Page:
Breakthrough in HIV/AIDS research gives hope for improved drug therapy
PITTSBURGH, May 16, 2014 -The first direct proof of a long-suspected cause of multiple HIV-related health
complications was recently obtained by a team led by the University of Pittsburgh Center for Vaccine Research (CVR). The finding
supports complementary therapies to antiretroviral drugs to significantly slow HIV progression.
The study, which will be published in the June issue of the Journal of Clinical Investigation and is available online,
found that a drug commonly given to patients receiving kidney dialysis significantly diminishes the levels of bacteria that escape
from the gut and reduces health complications in non-human primates infected with the simian form of HIV. The study was funded
by the National Institutes of Health (NIH).
"We now have direct evidence of a major culprit in poor outcomes for some HIV-infected people, which is an important breakthrough
in the fight against AIDS," said Ivona Pandrea, M.D., Ph.D., professor of pathology at Pitt's CVR. "Researchers and doctors
can now better test potential therapies to slow or stop a key cause of death and heart disease in people with HIV."
Chronic activation of the immune system and inflammation are major determinants of progression of HIV infection to AIDS, and also
play an important role in inducing excessive blood clotting and heart disease in HIV patients. Doctors believed this was due to
microbial translocation, which occurs when bacteria in the gut gets out into the body through intestinal lining damaged by
HIV. However, no direct proof of this mechanism existed.
Dr. Pandrea and her colleagues showed blocking the bacteria from leaving the intestine reduces the chronic immune activation and
inflammation. They did this by giving the drug Sevelamer, also known by the brand names Renvela and Renagel, to monkeys newly
infected with simian immunodeficiency virus, or SIV, the primate-form of HIV.
Sevelamer is an oral drug approved by the U.S. Food and Drug Administration to treat elevated levels of phosphate in the blood of patients
with chronic kidney disease.
The gut bacteria bind to Sevelamer, making it much more difficult for the bacteria to escape into the body and cause serious problems,
such as heart disease, while further weakening the immune system and allowing HIV to progress to full-blown AIDS.
In SIV-infected monkeys treated with Sevelamer, levels of a protein that indicates microbial translocation remained low. However, in
the untreated monkeys the levels increased nearly four-fold a week after SIV infection.
The treated monkeys with the lower rates of microbial translocation also had lower levels of a biomarker associated with excessive
blood clotting, showing that heart attacks and stroke in HIV patients are more likely associated with chronic immune system
activation and inflammation, rather than HIV drugs.
"These findings clearly demonstrate that stopping bacteria from leaving the gut reduces the rates of many HIV comorbidities," said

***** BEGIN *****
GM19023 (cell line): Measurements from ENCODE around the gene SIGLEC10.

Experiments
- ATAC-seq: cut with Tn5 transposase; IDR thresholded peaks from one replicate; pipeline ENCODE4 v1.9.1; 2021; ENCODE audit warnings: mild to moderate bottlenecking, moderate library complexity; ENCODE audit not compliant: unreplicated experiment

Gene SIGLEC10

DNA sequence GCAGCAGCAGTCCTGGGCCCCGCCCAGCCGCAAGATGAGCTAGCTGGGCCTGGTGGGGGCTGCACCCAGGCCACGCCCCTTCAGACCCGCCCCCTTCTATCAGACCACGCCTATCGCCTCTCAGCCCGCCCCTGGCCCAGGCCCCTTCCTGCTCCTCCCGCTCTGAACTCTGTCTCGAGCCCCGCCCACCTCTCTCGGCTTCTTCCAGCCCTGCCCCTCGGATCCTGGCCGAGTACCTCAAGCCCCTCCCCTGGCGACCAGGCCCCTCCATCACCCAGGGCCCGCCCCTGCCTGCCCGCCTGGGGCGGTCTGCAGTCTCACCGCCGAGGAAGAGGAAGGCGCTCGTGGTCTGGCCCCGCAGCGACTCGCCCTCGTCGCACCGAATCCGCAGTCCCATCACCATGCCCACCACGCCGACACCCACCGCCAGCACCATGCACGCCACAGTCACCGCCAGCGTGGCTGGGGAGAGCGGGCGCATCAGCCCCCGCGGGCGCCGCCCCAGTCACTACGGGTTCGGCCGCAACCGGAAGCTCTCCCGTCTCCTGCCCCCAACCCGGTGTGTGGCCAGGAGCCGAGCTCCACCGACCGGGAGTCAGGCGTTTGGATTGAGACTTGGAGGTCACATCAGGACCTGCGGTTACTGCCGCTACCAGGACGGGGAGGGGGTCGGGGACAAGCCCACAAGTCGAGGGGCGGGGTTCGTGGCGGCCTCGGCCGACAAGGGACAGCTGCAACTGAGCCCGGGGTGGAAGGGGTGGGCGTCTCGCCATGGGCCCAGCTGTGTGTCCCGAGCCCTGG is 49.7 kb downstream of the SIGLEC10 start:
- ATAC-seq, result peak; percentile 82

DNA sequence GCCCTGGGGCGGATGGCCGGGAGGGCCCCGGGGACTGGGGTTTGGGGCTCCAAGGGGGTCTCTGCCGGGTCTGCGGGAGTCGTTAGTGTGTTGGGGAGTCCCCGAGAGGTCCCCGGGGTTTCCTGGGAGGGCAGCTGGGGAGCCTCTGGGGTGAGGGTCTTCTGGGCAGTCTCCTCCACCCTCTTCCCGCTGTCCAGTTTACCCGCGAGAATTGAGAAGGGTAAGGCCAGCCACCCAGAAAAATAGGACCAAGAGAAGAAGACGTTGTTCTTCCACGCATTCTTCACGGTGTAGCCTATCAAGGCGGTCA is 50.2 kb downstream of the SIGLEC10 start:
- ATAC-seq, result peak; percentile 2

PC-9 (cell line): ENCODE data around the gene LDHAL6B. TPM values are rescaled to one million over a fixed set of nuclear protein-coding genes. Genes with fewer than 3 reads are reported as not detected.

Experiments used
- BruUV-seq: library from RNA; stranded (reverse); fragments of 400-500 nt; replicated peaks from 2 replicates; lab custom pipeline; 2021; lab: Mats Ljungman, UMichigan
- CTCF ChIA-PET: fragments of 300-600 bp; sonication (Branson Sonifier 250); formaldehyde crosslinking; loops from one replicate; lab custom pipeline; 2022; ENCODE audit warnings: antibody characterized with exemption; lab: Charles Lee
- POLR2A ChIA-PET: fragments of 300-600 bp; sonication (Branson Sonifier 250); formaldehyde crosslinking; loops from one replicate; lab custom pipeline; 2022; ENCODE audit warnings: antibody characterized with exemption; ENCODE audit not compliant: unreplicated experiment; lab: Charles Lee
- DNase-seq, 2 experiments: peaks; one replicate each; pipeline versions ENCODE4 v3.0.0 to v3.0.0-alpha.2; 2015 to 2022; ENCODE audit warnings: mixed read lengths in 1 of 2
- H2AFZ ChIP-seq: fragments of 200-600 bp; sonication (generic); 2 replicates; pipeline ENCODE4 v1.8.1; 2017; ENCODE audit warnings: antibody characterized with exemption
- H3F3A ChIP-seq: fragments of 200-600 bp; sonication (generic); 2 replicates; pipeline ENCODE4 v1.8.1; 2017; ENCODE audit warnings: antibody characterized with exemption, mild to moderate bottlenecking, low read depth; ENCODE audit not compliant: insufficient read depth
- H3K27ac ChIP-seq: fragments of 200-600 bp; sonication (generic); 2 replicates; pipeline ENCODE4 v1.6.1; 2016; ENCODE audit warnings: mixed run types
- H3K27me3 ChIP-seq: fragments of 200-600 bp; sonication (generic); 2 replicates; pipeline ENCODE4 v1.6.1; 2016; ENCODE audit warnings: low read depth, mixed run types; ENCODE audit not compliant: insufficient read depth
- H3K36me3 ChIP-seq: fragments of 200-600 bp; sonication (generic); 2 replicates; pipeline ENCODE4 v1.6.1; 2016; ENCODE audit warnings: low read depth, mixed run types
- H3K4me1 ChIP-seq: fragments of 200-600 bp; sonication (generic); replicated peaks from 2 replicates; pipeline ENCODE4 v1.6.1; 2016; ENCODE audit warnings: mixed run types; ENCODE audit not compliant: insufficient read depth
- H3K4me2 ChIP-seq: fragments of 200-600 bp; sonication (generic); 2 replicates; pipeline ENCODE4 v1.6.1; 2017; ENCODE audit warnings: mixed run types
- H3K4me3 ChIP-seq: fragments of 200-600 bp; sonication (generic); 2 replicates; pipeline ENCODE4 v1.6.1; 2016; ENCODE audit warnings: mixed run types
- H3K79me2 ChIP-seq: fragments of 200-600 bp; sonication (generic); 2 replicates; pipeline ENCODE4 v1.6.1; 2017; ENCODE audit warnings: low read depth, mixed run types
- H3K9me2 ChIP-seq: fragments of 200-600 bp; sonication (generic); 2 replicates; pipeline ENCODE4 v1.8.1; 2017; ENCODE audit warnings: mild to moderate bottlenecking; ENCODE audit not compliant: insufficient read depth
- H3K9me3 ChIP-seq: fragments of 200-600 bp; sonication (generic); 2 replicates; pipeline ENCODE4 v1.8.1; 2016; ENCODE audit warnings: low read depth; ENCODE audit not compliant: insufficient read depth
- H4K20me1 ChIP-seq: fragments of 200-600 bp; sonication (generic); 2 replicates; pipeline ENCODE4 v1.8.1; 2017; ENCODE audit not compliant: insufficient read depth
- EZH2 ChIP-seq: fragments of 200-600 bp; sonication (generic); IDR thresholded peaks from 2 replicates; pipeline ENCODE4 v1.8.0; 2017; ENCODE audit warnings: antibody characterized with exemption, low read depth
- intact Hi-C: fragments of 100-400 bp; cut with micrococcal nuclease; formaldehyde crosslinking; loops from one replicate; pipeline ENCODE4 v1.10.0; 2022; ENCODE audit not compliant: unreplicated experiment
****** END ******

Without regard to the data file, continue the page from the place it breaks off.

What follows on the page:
Because most interventions in people infected with HIV begin after the person has reached chronic stages of infection when the gut is
already severely damaged, Dr. Pandrea notes, "These treatments may not be as effective later in the infection. Clinical trials in
HIV-infected patients were not yet successful in reducing microbial translocation in chronically infected patients. Our study
points to the importance of early and sustained drug treatment in people infected with HIV."
Other approaches, such as coupling Sevelamer with antibiotics, anti-inflammatory drugs, probiotics or supplementation of existing
HIV/AIDS drugs could further reduce the likelihood of microbial translocation. Clinical trials are underway to assess these strategies.
Additional researchers on this study are Jan Kristoff, B.A., M.S., George Haret-Richter, Ph.D., Dongzhu Ma, Ph.D., Cuiling Xu, Ph.D.,
Jennifer L. Stock, B.S., Tianyu He, B.S., Adam D. Mobley, B.S., Samantha Ross, B.A., M.S., Anita Trichel, D.V.M., Ph.D.,
Cristian Apetrei, M.D. Ph.D., all of Pitt; Alan Landay, Ph.D., Rush University; Ruy M. Ribeiro, Ph.D.,
Los Alamos National Laboratory; Elaine Cornell, technician, and Russell Tracy, Ph.D., both of the
University of Vermont; and Cara Wilson, M.D., of the University of Colorado.
This work was supported by NIH grants R01 HL117715, R01 RR025781, 5P01 AI076174 and P30 AI082151.
About the University of Pittsburgh Schools of the Health Sciences
The University of Pittsburgh Schools of the Health Sciences include the schools of Medicine, Nursing, Dental Medicine, Pharmacy, Health
and Rehabilitation Sciences and the Graduate School of Public Health. The schools serve as the academic partner to the UPMC (University
of Pittsburgh Medical Center). Together, their combined mission is to train tomorrow's health care specialists and biomedical
scientists, engage in groundbreaking research that will advance understanding of the causes and treatments of disease and
participate in the delivery of outstanding patient care. Since 1998, Pitt and its affiliated university faculty have
ranked among the top 10 educational institutions in grant support from the National Institutes of Health. For
additional information about the Schools of the Health Sciences, please visit http://www.health.pitt.edu . http://www.upmc.com/media
University of Pittsburgh Schools of the Health Sciences
For more HIV and AIDS News visit...
Positively Positive - Living with HIV/AIDS: